Over the past four weekly balance sheets, the Fed reduced its MBS holdings by $21 billion, to $1.39 billion, the lowest since October 2013:

Total Assets: Looks like the end of QE 4.
Sharply declining repos, ballooning T-bills, slowly rising “coupon” Treasury securities, and falling MBS, along with other activities reflected on the Fed’s balance sheet, all combined, have the net effect that total assets, at $4.167 trillion, are back where they’d been on December 25, 2019, and are down $9 billion from January 15 and $7 billion from January 1, but up a tad from last week. This is the image of a balance sheet that has stopped expanding over the past six weeks and is in a mild decline:

Between mid-September, 2019, and January 1, 2020, the Fed added nearly $410 billion to its balance sheet – a huge amount in just three-and-a-half months. The Fed was panicking about the repo market turmoil that threatened to blow up some of its darling hedge funds and mortgage REITs that borrow in the repo market – that have to borrow in the repo market because they’ve been borrowing in the repo market for years and cannot suddenly find alternate sources of cash. And if they run out of cash, they blow up. And rather than let capitalism do its thing with those risk-takers, the Fed stepped in and bailed out its cronies with over $400 billion. But now this task has been accomplished. And QE-4 appears to have ended.
Is this the black-swan event people have been predicting for years? Read… What Will the Coronavirus Do to the US & Chinese Economy?
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https://wolfstreet.com/2020/02/07/e...n-mbs-fall-total-assets-down-to-dec-25-level/
 

Scorpio

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#2
one problem left unsolved is the overall balance sheet which is now virtually equal to when they started raising rates and the like to contract the balance sheet.

meaning at this point, we went thru a period of rising rates and its attending pains for exactly no reason

we are right back to where we started back in '17,

so will there be a phase II attempt to bring down the balance sheet or will they sit on their hands and expand it above those levels at the first sign of a hiccup?

and of course, if that dough is parked at the fed, it is dead money, and velocity goes nowhere
 

Scorpio

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#3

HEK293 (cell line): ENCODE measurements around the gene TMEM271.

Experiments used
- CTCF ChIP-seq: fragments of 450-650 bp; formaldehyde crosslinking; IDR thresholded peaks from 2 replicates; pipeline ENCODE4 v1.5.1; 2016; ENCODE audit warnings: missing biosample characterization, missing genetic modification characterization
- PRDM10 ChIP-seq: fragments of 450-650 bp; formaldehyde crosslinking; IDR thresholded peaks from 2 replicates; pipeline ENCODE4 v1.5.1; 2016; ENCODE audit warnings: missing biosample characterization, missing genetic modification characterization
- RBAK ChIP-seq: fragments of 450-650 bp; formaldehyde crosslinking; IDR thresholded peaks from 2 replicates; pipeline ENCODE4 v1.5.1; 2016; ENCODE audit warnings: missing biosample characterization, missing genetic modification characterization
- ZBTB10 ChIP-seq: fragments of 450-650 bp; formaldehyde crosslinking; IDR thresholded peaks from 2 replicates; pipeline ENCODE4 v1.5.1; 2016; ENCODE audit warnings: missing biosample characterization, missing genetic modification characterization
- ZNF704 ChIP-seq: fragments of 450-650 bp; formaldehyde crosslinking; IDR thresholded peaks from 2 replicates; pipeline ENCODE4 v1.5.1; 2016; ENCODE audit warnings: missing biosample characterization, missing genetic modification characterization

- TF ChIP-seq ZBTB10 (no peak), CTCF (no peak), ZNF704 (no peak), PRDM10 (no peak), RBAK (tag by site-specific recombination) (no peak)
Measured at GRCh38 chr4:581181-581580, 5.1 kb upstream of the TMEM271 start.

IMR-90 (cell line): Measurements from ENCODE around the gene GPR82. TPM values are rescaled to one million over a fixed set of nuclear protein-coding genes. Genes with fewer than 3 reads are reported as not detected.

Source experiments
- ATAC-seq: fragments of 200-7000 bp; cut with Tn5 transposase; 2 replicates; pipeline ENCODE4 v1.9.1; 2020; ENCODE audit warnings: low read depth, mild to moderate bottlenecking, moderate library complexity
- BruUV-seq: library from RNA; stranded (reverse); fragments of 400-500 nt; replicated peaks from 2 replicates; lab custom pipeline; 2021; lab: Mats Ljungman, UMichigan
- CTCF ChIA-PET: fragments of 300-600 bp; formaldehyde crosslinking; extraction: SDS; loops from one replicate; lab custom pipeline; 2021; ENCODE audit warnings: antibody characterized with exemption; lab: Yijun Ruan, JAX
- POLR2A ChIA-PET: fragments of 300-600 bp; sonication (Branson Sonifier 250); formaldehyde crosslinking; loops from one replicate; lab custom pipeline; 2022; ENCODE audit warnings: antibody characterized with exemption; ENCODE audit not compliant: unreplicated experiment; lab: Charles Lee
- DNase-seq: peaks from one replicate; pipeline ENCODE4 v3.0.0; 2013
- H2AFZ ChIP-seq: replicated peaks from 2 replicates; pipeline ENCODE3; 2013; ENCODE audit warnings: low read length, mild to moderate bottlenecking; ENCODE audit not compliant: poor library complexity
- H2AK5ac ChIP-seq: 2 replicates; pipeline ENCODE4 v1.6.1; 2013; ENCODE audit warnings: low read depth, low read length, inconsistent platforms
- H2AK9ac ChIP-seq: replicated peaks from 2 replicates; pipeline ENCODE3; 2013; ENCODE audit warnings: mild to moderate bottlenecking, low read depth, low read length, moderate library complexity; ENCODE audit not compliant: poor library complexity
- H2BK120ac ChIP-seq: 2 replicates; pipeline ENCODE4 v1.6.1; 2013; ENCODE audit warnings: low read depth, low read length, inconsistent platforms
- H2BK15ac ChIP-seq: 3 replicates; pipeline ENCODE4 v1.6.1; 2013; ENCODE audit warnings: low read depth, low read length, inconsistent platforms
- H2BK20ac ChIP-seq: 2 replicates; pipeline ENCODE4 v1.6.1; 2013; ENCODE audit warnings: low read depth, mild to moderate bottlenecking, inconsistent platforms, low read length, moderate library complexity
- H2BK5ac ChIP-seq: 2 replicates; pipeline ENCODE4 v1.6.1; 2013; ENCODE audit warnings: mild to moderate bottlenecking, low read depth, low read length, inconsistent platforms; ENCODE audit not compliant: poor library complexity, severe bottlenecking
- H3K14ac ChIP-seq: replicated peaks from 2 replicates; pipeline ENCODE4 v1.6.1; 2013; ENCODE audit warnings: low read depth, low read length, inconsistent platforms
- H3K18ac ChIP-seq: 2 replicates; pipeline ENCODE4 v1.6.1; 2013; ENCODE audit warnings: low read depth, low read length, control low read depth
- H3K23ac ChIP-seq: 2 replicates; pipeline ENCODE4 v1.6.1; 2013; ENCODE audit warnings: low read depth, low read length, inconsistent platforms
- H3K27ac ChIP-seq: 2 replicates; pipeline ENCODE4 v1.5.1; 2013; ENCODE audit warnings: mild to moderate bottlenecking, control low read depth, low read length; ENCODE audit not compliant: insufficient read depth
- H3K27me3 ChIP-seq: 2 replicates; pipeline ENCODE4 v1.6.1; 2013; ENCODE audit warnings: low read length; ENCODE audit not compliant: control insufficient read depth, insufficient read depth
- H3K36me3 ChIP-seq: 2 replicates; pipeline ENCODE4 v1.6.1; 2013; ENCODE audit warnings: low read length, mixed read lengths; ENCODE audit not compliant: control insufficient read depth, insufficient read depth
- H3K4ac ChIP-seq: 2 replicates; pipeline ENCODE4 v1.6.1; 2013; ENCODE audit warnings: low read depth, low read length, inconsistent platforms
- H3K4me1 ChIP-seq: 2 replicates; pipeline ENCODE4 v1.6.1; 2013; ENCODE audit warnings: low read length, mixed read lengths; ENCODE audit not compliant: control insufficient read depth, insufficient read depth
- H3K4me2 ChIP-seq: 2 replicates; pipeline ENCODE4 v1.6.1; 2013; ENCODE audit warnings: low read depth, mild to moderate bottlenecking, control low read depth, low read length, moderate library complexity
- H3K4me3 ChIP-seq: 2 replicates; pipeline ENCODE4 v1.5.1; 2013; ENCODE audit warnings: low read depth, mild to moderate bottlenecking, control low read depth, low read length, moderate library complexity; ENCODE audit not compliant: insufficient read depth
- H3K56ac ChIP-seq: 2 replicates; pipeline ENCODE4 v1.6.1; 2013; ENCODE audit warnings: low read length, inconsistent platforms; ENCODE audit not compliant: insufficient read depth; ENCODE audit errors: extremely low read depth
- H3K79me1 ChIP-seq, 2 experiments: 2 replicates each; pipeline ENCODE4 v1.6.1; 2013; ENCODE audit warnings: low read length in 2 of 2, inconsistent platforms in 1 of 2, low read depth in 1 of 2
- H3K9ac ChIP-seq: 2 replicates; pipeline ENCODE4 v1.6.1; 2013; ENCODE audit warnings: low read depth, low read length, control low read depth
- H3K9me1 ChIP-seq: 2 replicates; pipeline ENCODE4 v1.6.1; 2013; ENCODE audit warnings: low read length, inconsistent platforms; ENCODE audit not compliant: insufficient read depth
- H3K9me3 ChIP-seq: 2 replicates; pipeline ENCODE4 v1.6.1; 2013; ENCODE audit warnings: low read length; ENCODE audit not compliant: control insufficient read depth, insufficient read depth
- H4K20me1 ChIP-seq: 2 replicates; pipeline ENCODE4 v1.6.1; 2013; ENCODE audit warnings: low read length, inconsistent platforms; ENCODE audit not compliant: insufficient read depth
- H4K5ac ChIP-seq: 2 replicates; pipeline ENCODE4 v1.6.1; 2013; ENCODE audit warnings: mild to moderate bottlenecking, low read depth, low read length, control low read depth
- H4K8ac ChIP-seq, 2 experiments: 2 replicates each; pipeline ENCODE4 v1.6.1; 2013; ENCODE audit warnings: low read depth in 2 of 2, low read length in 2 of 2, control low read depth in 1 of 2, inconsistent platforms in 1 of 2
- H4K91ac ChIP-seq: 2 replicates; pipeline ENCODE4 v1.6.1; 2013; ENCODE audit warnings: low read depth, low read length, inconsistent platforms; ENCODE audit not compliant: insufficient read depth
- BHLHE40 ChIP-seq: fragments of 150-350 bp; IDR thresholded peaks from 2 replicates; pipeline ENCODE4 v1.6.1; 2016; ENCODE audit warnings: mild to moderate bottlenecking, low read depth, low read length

you can see about the time the repo hiccup happened, velocity accelerated the slide
to back up my earlier point


1.jpg
 
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#4
Wolf's article is nice and all but only uses data through Feb 5. In the last week, the Fed has been trying to lower the limit of repos offered and has faced oversubscriptions (higher demand than what was offered). To quote a different Wolf, "Let's not start sucking each other's dicks quite yet."
 

Scorpio

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#5
sure thing bern,

but since Jan 1 on his chart, you can see the overall slide,
so as you say is it reversing back up again or?

will need more data points to see if the original trend up remains, or if it is in fact broken
 
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#6
...so as you say is it reversing back up again or? ...
I don't know. The first chart is tracking the repo "balance sheet". The downtrend hints at repo loans being paid off. The subtext from that is that all is well. The Fed mapped out a plan to taper the amount of repo loans they were going to offer over the next few weeks/months. Reducing the loan offerings hasn't gone well as there has been a surge in demand. Bottom line as I see it, fundamental problem still persists. Growing or shrinking? I don't think it is shrinking. May not be growing either though.
 

madhu

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#7
.47 trillion was decreased from the overall 2.5 trillion. 20% reduction is causing major havoc. May be next time they reduce it by 5-10% and see how much pain they can inflict on economy without it going bankrup? Just guessing here
Buying time for the zombie economy to figure out its next symptom? The corona virus may be a ploy for the excess inventory in global supply to come down to match the anemic demand.
 

Goldhedge

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#8
Repo-blowout solved, the Fed is stepping back as lender-of-first-resort.
That remains to be seen....

I wonder if it's not lurking under the surface. DB is derivative rich... er poor... however the case may be.....
 

Bigjon

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#9
I think that the lower velocity of money means there is much more liquidity in the market. Much more cash which leads to less demand for multiple spending of it.

I think we have to know more about the total amount of spending, in relation to the velocity.
 

JayDubya

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#10
I don't know, maybe it's just me, but I always find it humorous when there's a declaration that the same people who created the problem are the ones who are fixing the problem.
 

Zed

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#11
The bottom line is that private money must be willing to take the risk at the going rate and fed money is keeping the rate unnaturally low. If the price isn't right then the Fed can't exit, so the Fed must have the risk priced right, the probability of this is low IMO.